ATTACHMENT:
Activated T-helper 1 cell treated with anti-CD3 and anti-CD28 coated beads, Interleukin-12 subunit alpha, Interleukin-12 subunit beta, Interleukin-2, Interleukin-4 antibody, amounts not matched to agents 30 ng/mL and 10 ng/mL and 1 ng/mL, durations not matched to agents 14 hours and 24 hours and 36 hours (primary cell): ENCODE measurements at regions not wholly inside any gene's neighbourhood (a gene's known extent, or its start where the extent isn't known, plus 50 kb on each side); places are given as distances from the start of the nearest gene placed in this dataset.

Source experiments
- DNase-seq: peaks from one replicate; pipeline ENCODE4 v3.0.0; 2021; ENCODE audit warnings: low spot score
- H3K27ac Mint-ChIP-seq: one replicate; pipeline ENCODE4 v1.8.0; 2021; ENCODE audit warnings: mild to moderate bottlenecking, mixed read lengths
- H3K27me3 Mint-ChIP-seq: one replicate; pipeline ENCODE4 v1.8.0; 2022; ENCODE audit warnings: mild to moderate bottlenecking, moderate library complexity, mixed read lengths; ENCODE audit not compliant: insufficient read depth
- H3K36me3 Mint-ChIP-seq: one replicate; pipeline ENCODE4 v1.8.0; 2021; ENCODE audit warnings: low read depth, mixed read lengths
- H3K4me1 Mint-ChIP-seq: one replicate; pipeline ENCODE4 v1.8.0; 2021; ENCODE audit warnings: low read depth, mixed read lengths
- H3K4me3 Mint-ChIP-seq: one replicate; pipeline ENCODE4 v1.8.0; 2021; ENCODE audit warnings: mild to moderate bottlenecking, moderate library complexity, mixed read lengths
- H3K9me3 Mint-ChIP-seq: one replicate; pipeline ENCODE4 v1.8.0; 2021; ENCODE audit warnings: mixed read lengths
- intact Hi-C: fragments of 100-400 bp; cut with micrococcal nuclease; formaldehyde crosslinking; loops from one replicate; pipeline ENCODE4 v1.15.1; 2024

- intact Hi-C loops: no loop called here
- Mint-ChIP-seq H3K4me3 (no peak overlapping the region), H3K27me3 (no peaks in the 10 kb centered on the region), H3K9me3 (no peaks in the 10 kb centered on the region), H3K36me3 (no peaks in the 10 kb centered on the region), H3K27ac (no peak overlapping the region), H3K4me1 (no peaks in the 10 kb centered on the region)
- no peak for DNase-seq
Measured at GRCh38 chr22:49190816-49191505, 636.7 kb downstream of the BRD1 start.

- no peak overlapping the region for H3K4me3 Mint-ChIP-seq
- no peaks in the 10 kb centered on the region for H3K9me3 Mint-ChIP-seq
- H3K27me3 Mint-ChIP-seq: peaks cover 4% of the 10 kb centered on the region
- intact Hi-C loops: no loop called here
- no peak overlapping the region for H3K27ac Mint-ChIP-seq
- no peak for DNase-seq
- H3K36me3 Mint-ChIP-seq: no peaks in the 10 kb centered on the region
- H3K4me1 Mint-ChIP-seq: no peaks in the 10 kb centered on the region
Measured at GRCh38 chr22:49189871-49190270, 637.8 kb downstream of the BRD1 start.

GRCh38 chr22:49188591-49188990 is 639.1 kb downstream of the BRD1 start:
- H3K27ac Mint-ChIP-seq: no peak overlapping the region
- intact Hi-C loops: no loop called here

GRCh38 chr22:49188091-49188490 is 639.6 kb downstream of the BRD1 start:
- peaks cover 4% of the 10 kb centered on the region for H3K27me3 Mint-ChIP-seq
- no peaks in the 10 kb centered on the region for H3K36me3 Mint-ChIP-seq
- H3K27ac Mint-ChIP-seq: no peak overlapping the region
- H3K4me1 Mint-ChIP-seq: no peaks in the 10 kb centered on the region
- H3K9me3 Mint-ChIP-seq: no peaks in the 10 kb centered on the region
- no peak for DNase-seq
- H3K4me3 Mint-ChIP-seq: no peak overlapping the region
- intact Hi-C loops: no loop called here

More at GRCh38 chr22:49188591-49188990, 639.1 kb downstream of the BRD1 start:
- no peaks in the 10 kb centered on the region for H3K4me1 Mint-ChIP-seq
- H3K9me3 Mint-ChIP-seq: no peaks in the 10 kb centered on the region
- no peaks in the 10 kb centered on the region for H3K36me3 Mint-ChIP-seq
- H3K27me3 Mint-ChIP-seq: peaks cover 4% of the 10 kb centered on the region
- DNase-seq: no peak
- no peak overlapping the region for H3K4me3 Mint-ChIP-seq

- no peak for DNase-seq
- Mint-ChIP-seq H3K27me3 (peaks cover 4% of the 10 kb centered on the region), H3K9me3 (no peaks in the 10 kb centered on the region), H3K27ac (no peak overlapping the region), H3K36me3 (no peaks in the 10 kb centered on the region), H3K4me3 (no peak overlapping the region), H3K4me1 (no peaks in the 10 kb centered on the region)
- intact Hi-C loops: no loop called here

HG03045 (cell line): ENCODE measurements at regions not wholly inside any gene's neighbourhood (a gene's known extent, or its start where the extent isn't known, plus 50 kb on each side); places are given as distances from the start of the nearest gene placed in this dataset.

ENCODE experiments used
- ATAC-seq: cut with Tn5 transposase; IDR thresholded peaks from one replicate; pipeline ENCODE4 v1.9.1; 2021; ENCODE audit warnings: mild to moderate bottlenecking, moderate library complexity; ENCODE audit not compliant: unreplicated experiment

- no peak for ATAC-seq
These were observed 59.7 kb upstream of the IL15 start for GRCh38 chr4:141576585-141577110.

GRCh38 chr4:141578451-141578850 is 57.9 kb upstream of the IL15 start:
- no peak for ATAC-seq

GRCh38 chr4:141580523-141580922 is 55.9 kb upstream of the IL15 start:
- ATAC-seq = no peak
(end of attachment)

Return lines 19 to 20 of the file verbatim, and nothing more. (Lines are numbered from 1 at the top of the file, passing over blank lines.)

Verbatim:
- no peak overlapping the region for H3K27ac Mint-ChIP-seq
- no peak for DNase-seq